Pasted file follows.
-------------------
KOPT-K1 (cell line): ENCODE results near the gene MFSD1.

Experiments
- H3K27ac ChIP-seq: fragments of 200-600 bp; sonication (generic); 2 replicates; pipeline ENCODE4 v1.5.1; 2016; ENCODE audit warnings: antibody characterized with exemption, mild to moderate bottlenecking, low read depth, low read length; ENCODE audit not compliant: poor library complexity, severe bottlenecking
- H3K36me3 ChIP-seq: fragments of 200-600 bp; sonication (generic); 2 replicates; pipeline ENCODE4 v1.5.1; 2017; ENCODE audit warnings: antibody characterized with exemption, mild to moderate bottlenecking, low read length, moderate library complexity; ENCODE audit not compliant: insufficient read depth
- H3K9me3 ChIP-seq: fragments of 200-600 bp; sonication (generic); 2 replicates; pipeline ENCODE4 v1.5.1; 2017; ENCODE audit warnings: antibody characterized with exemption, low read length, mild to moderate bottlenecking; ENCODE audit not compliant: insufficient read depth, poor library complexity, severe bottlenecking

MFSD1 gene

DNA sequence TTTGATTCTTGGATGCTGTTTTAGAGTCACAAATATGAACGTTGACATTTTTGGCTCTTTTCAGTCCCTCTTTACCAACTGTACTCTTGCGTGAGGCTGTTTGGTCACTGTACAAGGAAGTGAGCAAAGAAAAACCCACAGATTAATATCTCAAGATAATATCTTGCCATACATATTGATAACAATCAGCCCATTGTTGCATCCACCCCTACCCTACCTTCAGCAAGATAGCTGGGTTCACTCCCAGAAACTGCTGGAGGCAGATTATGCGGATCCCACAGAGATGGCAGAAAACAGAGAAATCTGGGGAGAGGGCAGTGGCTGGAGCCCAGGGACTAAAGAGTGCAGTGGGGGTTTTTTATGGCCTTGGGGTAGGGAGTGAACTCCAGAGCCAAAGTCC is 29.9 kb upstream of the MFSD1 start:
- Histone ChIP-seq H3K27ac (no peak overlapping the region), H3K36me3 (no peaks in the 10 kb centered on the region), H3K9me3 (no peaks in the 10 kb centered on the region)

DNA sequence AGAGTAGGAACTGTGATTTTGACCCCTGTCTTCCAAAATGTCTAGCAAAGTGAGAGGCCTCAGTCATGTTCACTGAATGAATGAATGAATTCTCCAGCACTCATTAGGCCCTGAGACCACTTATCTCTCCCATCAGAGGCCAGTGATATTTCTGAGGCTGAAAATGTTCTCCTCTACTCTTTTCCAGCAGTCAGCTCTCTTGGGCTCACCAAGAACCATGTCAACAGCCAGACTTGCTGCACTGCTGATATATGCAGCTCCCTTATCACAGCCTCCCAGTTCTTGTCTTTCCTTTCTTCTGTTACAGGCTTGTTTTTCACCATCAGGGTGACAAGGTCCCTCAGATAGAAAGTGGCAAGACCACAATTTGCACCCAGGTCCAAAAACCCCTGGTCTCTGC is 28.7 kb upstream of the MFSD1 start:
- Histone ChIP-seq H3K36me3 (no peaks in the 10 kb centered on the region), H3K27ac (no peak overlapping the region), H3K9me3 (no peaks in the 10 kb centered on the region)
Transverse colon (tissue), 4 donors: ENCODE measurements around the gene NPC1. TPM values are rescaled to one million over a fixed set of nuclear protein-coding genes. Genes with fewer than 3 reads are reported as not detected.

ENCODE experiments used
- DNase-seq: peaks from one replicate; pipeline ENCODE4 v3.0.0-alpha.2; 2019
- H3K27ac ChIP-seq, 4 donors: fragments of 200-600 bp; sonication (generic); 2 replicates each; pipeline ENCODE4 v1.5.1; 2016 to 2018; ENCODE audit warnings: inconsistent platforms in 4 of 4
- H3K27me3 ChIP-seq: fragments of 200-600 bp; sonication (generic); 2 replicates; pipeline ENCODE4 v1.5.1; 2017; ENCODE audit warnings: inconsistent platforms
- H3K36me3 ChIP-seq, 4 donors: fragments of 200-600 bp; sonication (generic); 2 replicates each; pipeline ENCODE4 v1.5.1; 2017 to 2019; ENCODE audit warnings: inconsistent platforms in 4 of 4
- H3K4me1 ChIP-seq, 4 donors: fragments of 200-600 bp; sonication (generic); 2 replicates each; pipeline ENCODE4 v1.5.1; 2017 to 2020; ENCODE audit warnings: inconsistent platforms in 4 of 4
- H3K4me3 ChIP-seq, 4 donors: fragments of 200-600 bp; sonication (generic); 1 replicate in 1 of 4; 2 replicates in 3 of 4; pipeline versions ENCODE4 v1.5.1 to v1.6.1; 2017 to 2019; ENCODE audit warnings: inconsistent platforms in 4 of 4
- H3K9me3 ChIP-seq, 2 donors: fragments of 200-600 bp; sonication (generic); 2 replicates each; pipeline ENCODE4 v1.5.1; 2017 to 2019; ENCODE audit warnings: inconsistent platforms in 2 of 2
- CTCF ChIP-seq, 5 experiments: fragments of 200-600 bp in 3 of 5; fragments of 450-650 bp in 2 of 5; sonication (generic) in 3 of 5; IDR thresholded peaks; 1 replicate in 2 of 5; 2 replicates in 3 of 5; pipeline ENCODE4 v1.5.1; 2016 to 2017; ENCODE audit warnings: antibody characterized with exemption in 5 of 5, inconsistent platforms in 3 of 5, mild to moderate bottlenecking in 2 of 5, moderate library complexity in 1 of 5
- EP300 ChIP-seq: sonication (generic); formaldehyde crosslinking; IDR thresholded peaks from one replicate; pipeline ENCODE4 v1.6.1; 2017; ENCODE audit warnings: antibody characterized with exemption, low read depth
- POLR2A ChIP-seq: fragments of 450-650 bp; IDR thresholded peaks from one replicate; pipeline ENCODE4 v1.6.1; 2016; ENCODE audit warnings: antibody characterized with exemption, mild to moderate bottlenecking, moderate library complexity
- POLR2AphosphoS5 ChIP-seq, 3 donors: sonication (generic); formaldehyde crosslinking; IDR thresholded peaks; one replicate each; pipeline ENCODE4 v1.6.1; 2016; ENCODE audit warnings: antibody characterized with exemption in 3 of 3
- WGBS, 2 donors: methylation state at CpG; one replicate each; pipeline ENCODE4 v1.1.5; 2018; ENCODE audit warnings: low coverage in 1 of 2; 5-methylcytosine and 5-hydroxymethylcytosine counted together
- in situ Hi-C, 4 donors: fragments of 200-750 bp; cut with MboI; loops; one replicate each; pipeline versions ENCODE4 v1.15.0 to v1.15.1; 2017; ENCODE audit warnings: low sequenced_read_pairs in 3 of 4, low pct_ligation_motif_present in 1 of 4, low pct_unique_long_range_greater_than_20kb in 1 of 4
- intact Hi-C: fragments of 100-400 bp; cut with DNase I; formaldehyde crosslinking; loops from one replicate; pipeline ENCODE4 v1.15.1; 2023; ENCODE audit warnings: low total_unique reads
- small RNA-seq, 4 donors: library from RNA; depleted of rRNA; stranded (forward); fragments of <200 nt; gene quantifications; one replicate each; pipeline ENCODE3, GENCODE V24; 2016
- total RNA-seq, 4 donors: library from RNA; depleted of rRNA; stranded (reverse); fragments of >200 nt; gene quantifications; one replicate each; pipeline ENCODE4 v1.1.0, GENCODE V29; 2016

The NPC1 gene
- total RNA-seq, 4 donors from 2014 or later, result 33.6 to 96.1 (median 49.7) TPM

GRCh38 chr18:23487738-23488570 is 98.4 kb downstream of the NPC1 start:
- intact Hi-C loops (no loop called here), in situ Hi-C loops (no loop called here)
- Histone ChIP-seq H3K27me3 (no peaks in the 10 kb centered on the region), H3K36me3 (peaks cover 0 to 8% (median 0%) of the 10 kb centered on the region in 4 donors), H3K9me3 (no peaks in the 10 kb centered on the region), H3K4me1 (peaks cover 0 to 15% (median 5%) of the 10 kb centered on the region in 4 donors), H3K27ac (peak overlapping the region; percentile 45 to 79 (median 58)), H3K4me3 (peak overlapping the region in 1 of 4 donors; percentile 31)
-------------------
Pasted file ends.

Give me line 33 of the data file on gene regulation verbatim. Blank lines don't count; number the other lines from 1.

- Histone ChIP-seq H3K27me3 (no peaks in the 10 kb centered on the region), H3K36me3 (peaks cover 0 to 8% (median 0%) of the 10 kb centered on the region in 4 donors), H3K9me3 (no peaks in the 10 kb centered on the region), H3K4me1 (peaks cover 0 to 15% (median 5%) of the 10 kb centered on the region in 4 donors), H3K27ac (peak overlapping the region; percentile 45 to 79 (median 58)), H3K4me3 (peak overlapping the region in 1 of 4 donors; percentile 31)